Russell Fleming, Content Manager, ME Association
Some people with ME/CFS have expressed concern about the new chronic pain guideline from NICE. But the recommendations contained in this guideline e.g., use of exercise and therapy instead of analgesic medications, are not aimed at people with ME/CFS.
The new draft of the NICE guideline for ME/CFS (due for final publication 18 August 2021) refers to pain and pain management as follows:
1.11.27 Refer to the following for advice on treating pain:
Pain as a symptom of ME/CFS and its importance is also recognised throughout the ME/CFS draft guideline.
The chronic pain guideline will be reviewed by the ME/CFS guideline committee and while we can't know what the final version of the ME/CFS guideline will contain, given the existing recommendations not to exercise or employ GET, it would be worrying if these weren't taken into account in any decisions relating to pain management in the final version.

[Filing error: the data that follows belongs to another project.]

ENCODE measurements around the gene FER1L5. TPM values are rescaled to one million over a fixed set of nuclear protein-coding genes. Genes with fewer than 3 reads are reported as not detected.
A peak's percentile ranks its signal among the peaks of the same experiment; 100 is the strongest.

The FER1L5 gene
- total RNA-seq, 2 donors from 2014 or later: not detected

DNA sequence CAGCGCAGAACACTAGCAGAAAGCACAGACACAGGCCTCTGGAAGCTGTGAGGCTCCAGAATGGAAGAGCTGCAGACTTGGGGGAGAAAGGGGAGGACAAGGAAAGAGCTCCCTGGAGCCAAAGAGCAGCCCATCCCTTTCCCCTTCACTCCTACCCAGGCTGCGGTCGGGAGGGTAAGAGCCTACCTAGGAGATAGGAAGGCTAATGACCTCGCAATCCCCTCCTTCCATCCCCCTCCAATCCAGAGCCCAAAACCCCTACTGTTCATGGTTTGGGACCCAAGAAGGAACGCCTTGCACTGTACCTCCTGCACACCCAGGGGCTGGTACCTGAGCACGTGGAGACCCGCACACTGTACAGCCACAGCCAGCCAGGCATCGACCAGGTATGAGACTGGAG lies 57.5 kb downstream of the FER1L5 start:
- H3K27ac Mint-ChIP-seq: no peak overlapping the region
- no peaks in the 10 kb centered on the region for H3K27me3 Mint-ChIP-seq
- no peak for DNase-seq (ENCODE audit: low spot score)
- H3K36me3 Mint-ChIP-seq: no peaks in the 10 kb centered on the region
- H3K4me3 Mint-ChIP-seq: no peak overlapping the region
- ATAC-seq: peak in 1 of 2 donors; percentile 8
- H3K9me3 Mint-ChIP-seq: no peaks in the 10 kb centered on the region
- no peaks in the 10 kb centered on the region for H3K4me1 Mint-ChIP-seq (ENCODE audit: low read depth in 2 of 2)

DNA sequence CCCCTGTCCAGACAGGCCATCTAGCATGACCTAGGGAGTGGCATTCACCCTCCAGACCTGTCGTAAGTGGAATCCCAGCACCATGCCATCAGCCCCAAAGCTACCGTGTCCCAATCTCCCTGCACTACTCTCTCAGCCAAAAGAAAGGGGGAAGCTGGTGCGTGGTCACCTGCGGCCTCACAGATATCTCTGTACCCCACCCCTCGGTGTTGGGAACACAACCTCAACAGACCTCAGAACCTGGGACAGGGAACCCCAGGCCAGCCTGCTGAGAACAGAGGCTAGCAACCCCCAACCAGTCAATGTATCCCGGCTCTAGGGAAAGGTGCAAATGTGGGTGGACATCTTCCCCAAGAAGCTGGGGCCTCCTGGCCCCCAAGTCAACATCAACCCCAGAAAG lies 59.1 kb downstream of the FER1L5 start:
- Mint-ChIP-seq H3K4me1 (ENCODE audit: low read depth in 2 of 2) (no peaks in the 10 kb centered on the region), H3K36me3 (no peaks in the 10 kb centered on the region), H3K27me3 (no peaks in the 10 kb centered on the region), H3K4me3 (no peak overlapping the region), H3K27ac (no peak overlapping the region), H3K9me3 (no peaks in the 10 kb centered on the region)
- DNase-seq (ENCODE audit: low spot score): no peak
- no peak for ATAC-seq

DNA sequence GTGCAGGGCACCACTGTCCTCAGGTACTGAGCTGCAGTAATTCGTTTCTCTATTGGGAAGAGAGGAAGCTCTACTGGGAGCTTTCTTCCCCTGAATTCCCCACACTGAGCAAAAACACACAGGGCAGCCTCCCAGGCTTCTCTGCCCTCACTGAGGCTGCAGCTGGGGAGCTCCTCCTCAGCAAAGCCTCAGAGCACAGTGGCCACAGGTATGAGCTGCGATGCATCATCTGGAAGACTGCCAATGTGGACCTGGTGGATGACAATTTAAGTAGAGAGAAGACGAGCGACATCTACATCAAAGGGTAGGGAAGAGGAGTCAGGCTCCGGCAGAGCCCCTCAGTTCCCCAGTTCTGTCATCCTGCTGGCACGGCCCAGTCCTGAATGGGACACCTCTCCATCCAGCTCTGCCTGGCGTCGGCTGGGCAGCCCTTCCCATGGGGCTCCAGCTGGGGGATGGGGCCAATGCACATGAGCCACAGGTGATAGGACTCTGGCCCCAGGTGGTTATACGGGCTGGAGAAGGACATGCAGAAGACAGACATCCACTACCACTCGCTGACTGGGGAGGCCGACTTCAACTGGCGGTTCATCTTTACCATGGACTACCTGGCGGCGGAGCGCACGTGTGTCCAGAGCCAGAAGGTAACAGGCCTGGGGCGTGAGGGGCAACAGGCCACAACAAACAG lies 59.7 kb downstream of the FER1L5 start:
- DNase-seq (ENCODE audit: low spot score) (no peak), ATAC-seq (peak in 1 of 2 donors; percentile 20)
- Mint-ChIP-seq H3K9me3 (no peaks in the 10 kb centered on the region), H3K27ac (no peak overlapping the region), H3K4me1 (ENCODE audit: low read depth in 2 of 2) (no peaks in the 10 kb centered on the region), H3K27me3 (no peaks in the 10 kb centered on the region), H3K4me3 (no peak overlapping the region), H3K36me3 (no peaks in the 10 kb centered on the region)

In September last year, Forward-ME obtained clarification from NICE about the new Chronic Pain Guideline:
“With respect to the guideline in development for chronic pain, the main focus of the guideline is chronic primary pain.
“This is pain that persists or recurs for longer than 3 months and can’t be accounted for by another diagnosis, or where it is not the symptom of an underlying condition.
“The recommendations in the chronic pain assessment and management guideline do not apply to people with ME/CFS.
“We continue to work to support the ME/CFS guideline committee to proceed as promptly as possible with the development and publication of the new guideline on ME/CFS.”Paul Chrisp
Director of the Centre for Guidelines
National Institute for Health and Care Excellence